Lucas Nagel was born in 1974 and raised in Basel/Switzerland. He grew up in an artistic family, where the father worked as a musician and the mother as a graphic designer, and gained insight into art since childhood through them.
For the last 28 years he has lives and work in Sweden and underwent education in free arts in Stockholm and on Gotland. During the studies he also worked as an assistant and apprentice with sculptor Bengt Amundin both in Sweden and in Italy (Pietrasanta). After graduating, he started freelancing, bought a studio and did national as well as international exhibitions.
After a couple of years with less activity in the studio, due to his large family including five children, he now works continuously again in his studio, teaches as an art teacher and plans upcoming exhibitions. In his art, Lucas Nagel pursues his fascination with nature’s diversity, especially shapes and structures. The hunter’s and gatherer’s instinct is strongly present when he is in the wild, and several small finds later end up on the work table to be photographed or depicted. The photos will be processed by “destroying” or distorting them with collage and color and built up in a new reality that was not in its origin.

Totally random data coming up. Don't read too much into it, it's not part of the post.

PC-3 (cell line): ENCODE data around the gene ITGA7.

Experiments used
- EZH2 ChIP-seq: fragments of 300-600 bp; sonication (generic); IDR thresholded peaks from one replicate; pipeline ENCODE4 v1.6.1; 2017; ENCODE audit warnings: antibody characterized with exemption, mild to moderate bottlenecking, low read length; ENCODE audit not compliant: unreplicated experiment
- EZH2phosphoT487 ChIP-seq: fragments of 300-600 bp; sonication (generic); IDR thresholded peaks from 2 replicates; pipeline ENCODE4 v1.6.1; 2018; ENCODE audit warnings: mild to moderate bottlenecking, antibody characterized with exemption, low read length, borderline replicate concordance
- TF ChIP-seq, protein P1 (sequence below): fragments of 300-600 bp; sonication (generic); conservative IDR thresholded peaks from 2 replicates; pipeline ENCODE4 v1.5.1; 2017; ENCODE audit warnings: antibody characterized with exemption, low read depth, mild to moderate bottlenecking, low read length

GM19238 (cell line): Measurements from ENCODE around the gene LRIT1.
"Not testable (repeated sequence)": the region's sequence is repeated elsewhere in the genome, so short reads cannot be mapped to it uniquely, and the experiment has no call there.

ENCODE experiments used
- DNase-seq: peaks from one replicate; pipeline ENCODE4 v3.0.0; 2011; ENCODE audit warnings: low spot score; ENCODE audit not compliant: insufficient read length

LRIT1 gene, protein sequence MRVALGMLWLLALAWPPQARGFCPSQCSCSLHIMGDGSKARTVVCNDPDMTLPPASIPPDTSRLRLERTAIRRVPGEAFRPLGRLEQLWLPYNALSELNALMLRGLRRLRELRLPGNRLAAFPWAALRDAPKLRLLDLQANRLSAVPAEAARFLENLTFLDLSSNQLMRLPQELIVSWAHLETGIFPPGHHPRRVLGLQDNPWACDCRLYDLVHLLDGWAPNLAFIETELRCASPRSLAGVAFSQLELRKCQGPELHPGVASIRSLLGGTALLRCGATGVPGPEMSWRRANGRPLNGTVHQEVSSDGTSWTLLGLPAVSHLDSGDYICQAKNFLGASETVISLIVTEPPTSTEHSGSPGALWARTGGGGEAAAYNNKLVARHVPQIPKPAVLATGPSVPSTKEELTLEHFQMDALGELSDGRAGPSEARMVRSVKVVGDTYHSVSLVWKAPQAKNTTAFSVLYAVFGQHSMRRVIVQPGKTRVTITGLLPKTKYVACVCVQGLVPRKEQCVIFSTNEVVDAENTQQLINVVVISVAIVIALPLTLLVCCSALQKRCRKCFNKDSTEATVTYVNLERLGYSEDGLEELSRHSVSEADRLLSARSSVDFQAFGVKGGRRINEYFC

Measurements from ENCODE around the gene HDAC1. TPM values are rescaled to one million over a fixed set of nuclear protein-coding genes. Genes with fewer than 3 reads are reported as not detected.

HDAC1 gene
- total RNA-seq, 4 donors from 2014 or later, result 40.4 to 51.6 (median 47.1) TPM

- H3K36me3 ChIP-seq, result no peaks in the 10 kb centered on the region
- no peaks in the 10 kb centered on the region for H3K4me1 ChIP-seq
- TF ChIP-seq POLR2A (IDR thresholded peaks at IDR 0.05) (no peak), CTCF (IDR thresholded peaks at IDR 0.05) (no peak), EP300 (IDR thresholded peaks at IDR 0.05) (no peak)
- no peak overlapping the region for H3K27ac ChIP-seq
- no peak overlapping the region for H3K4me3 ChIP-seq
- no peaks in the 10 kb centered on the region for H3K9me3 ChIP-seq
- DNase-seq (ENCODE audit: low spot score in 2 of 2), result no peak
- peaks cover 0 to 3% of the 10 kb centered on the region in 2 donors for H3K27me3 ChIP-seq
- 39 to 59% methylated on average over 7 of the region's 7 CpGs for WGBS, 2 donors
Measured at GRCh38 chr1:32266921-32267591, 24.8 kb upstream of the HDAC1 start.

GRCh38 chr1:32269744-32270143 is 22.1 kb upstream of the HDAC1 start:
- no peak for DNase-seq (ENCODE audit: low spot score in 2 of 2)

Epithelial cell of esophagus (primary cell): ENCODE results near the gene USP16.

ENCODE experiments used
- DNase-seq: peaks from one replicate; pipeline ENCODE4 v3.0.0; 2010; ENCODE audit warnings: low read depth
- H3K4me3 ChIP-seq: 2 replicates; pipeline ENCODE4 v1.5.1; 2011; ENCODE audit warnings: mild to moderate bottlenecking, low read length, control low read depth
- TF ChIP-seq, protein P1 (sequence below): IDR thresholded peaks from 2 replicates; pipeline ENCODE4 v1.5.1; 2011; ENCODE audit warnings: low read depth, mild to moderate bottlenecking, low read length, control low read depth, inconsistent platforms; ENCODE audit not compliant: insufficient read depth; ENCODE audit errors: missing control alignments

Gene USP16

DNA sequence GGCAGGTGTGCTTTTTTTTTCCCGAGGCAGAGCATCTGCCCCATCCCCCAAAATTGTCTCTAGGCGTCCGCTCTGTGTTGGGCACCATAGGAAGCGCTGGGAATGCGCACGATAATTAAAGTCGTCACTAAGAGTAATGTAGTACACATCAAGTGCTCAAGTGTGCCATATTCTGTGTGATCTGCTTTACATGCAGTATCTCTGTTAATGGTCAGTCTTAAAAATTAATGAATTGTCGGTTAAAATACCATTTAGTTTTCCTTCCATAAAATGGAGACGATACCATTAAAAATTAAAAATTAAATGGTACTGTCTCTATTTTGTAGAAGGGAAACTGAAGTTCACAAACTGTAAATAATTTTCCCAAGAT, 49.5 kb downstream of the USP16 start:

One of the core themes in Lucas art is to focus on the simple and beautiful details of reality in nature that we often let pass us by so fast that we do not take notice or feel connected. The thrive is to emphasize our origin and reconnection in nature, showing how to take advantage of it and at the same time, with humbleness and respect, participate.
Leaving your own lines, tracks and imprints requires courage. It is a way of defining an area, emphasizing something unclear or reinforcing a point, and that means you have to be aware, and show your intention and imagination. I feel that in the time we are now living, a lot of us pass by, so fast that we do not take the chance to see, admire and connect with the small and simple in reality. The large flow of information we receive is ready-made ideas. The ability to feel oneself and above all leave one’s own imprints is weakened or even overlooked. This leads to an inability to stop and let the thought sink into itself in order to gather reality-based experiences in a more reflective, tactile and conscious way.
The fascination with nature’s diversity, especially forms, has always followed me. The hunter and gatherer instinct is strongly present when I am in the wild, and many small finds are put in the pocket and then end up on the desk. I photograph and print these natural ones, sometimes enlarged, so that I can discover the subtleties, details and structures. I also build sculptural objects, photograph them and return to get new forms of the already finished object.
The fascination with lifting something out of its context and putting it in a new context I feel enriching. The goal of my artwork is to involve and put the viewer himself in an active and creative role, so that he or she can, at my best interpretations, be inspired to lift the gaze from the obvious and already given. I want to achieve a change of consciousness in the spectator so that he/she gets a seismological description of our situation: man in time.